In a night full of stirring musical performances, Common and John Legend’s powerful rendition of “Glory” from the movie Selma proved to be a highlight. Standing in front of a set of the Edmund Pettus Bridge among a chorus of people dressed like marchers, the performance recognized not only the biggest hit among the Best Song nominees, but also the most poignant. Legend’s a cappella crooning at the close was especially wrenching for its minimal, emotional rawness, triggering the biggest standing ovation of the night – plus plenty of tears, as the camera panned over actors David Oyelowo and Chris Pine in the audience. “Selma is now,” said Legend as he and his musical partner accepted the award for Best Song. “Because the struggle for justice is now.”

Worst: Harris Undermining His ‘Best and Whitest’ Joke

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Kevin Winter/Getty

Harris cut right to the controversy that has consumed this awards season by opening with, “Tonight we honor Hollywood’s best and whitest. Sorry — I mean brightest.” It was a safe but still pointed jab at the uniformity of last night’s nominees: All but one of the eight films up for Best Picture concerned a white man, and the exception (Selma, obviously) was denied nods for both star David Oyelowo and filmmaker Ava DuVernay, who would have been the first African American female to be nominated for the Best Director award. But then, The Help‘s Octavia Spencer was practically treated like help when she was ordered not to snack (?!?) so she could partake in a prolonged and not entirely satisfying magic trick, and Oyelowo was drafted into a joke that insulted the Annie reboot starring Quvenzhané Wallis. If it was an attempt to make the proceedings more inclusive, it was at best tone-deaf. This is just yet another reason why the Academy needs to do a better job of acknowledging and honoring diversity — so its hosts don’t overcommit to awkward, self-conscious stunts.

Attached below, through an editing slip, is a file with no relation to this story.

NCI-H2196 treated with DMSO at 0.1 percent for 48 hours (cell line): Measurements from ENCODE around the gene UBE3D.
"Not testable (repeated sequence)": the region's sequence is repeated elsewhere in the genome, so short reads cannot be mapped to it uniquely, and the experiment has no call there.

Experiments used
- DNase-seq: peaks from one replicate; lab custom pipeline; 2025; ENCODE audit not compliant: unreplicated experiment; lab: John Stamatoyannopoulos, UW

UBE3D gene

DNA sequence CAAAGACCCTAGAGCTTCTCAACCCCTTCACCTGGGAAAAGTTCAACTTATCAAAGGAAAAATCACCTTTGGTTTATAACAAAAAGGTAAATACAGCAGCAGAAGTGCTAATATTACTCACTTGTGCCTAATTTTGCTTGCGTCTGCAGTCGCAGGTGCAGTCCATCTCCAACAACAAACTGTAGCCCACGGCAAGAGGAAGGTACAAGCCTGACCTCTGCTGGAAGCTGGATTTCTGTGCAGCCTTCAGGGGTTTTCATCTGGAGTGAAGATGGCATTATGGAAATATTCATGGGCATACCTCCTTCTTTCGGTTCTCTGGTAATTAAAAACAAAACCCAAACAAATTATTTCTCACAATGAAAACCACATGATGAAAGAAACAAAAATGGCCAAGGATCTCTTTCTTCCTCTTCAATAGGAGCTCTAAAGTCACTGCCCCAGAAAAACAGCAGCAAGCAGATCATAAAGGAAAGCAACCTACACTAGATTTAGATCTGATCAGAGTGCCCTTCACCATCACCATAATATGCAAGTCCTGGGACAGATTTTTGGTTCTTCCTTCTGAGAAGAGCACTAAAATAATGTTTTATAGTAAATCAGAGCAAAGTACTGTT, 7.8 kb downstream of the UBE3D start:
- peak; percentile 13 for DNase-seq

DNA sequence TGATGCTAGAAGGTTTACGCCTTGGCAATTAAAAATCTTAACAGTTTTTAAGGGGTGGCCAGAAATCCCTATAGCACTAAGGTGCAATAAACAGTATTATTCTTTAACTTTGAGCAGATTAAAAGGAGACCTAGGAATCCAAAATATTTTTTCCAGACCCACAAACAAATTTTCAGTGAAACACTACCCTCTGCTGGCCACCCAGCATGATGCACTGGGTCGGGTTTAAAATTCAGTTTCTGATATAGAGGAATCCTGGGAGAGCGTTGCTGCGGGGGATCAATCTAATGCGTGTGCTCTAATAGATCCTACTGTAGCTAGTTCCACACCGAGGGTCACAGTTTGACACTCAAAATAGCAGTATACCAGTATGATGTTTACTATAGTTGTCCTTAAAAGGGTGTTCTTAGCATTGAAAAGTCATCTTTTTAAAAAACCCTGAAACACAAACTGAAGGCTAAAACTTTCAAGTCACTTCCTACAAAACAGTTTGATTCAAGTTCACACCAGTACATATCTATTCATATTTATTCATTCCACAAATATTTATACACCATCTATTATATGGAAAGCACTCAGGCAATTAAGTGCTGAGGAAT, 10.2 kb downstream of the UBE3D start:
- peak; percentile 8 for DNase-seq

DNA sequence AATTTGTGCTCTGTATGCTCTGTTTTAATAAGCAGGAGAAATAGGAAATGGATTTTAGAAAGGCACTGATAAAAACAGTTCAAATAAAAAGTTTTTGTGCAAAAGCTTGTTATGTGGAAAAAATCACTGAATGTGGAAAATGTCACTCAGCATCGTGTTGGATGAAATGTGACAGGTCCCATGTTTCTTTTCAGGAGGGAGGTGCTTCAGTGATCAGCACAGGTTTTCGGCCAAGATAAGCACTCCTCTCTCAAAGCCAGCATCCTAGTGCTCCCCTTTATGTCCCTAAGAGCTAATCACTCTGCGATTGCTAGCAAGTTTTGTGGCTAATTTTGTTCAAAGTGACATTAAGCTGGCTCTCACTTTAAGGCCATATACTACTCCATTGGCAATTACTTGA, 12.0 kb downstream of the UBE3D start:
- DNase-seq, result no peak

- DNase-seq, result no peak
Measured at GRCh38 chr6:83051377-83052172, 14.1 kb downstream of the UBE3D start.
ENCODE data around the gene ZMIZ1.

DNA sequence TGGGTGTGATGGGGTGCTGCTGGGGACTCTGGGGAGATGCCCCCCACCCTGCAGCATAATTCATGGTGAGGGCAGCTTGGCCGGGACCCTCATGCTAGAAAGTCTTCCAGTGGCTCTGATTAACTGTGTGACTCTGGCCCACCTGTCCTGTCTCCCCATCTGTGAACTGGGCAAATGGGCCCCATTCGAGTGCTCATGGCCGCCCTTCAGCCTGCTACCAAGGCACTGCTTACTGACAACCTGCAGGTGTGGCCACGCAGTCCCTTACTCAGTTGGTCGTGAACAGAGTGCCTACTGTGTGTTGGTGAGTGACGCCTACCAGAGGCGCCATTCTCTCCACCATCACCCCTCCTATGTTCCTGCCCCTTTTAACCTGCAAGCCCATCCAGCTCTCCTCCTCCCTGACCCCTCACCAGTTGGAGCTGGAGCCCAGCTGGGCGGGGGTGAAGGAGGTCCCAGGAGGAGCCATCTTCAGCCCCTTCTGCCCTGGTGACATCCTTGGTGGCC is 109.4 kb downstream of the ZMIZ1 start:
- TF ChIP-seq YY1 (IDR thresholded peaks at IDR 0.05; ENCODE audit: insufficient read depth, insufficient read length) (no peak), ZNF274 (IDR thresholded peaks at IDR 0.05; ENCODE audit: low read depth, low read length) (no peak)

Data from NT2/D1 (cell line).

Best: ‘Everything Is Awesome’

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Robyn Beck/Getty

This had to be the least-ironic interpretation of The Lego Movie‘s theme song to date, because for these few minutes, everything truly was awesome. First of all, Tegan and Sara were onstage at the Oscars, looking fantastically badass in matching leather moto jackets, and then came an assist by those plucky Lonely Island dudes. And then the film’s composer, Devo’s Mark Mothersbaugh, reminded everyone who is old enough to remember of the video for “Whip It,” and then Oprah and Emma Stone were awarded Lego Oscars and seemed genuinely delighted about it, and Questlove jammed alongside Will Arnett’s Batman and then. . .It was the most action-packed, exhilarating, breathless, carefree moment of the whole night.

Worst: Eddie Redmayne Losing It

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There were those who thought that Redmayne’s overenthusiastic, overwhelmed reaction to winning Best Actor for The Theory of Everything was cute; it was undeniably genuine. And we aren’t saying that we wouldn’t feel a little beside ourselves if we found ourselves onstage collecting an honest-to-goodness Academy Award. But when the British actor lost it a little ways into his speech, exclaiming “Wow” at the statuette, doing an odd little jig, contorting his face and fiddling with his collar — it was awkward, to say the least. Following it up by mentioning the Hawking family and then saying he’d be the award’s custodian didn’t help any. Where is Kanye when you need him?